During their flight and visit at the space station, the astronauts continued the testing of equipment and procedures designed to increase the safety of space shuttles during missions to the space station. Discovery returned to Earth on July 17, 2006.
Atlantis flight STS-115. More than a year after the successful Discovery STS-114 flight, NASA launched shuttle Atlantis on flight STS-115 on September 9, 2006, to deliver additional truss segments to the space station. It was the 19th shuttle flight to the space station. Atlantis had not flown since October 2002.
The Atlantis crew – commander Brent Jett, pilot Chris Ferguson and mission specialists Dan Burbank, Heide Stefanyshyn-Piper, Joe Tanner and Steve MacLean, a Canadian Space Agency astronaut – delivered and installed the so-called P3/P4 truss, which is a port-side girder with solar arrays that will double the International Space Station's power capability.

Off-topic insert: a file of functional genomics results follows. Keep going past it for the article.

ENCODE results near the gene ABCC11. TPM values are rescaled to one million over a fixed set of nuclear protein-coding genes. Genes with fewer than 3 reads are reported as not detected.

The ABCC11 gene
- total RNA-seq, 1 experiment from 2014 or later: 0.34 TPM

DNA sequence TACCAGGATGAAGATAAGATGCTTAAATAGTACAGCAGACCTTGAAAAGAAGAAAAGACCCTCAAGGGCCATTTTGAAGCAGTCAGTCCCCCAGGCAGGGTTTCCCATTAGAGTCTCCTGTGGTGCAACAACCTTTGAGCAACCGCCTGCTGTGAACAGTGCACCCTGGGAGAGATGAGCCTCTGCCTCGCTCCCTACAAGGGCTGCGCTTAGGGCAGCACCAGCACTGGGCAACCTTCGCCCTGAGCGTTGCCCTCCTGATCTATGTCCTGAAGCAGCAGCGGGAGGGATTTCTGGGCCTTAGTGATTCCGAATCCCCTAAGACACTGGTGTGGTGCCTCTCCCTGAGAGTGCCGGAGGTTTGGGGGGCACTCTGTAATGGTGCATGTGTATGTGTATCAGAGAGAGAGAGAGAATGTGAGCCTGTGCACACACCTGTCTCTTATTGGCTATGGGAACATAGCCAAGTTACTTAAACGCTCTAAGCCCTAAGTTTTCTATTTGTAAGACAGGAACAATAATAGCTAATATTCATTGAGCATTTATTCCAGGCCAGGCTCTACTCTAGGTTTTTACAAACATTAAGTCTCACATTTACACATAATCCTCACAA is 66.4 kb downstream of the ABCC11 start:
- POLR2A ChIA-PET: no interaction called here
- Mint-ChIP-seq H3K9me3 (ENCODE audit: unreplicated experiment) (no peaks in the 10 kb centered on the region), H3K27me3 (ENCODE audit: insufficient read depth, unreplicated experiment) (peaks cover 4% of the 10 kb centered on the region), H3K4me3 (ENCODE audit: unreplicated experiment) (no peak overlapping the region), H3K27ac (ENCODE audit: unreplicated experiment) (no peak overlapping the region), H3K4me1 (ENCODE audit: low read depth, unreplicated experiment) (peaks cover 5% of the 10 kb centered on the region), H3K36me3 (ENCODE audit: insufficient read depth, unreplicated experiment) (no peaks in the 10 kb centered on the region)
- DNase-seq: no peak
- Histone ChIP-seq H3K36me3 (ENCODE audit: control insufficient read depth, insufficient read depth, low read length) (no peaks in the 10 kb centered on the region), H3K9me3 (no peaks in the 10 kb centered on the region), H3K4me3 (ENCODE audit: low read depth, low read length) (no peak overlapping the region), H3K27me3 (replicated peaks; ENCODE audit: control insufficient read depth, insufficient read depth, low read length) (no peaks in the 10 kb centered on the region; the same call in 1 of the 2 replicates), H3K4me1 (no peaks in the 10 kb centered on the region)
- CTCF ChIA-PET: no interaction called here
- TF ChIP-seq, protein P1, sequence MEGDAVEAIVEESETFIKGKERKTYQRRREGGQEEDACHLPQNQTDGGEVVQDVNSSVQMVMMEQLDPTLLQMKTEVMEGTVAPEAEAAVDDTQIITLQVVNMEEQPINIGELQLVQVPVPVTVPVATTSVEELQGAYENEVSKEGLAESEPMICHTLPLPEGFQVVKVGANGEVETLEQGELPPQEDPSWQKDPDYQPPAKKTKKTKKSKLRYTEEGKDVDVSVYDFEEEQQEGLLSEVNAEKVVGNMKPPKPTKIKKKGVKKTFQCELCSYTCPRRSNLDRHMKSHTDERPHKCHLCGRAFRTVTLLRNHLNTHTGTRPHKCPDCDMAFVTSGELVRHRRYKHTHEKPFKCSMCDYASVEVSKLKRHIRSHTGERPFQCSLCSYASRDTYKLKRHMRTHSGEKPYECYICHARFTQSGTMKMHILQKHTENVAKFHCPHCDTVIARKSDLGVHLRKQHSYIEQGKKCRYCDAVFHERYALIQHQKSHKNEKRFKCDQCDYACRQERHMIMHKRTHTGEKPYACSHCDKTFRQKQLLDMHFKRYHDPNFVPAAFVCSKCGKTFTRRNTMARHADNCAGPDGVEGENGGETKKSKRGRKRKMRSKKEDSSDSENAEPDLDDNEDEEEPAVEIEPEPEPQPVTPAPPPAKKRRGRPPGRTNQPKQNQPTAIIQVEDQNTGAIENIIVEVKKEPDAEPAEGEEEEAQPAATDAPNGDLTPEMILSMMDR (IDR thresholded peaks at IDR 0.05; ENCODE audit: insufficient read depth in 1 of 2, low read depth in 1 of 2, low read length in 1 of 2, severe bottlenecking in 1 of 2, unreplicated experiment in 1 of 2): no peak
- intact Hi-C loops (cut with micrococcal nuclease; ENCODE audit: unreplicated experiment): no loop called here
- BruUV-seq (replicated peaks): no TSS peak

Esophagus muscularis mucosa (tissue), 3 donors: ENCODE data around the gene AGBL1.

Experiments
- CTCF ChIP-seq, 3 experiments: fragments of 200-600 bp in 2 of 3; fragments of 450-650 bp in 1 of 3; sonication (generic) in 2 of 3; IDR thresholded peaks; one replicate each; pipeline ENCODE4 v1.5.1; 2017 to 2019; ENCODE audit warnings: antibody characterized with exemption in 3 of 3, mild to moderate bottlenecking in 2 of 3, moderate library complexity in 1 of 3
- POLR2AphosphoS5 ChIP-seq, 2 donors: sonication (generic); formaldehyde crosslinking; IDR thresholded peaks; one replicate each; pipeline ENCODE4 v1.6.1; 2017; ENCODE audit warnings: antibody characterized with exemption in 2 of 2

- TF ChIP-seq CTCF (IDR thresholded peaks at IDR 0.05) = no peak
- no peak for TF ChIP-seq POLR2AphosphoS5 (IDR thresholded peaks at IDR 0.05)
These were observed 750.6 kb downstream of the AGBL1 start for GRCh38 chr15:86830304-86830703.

Port is the left side of a ship, aircraft or spacecraft to someone facing the bow or nose of the vessel. Starboard is the right side.
Discovery flight STS-116. Discovery lit up the night sky as flight STS-116 took off for the international space station on December 10, 2006, UTC.
It was the first nighttime shuttle launch in four years. It also was the third shuttle flight of 2006, the fourth since the Columbia disaster in 2003, the 33rd flight for shuttle Discovery, the 117th shuttle flight, and the 20th shuttle flight to the space station.
The Discovery crew delivered a third port-side truss, know as P5, and a SPACEHAB module. During their 12-day trip, the crew members continued construction of the orbiting laboratory by adding the two-ton segment to its massive integrated truss structure and rewiring the ISS.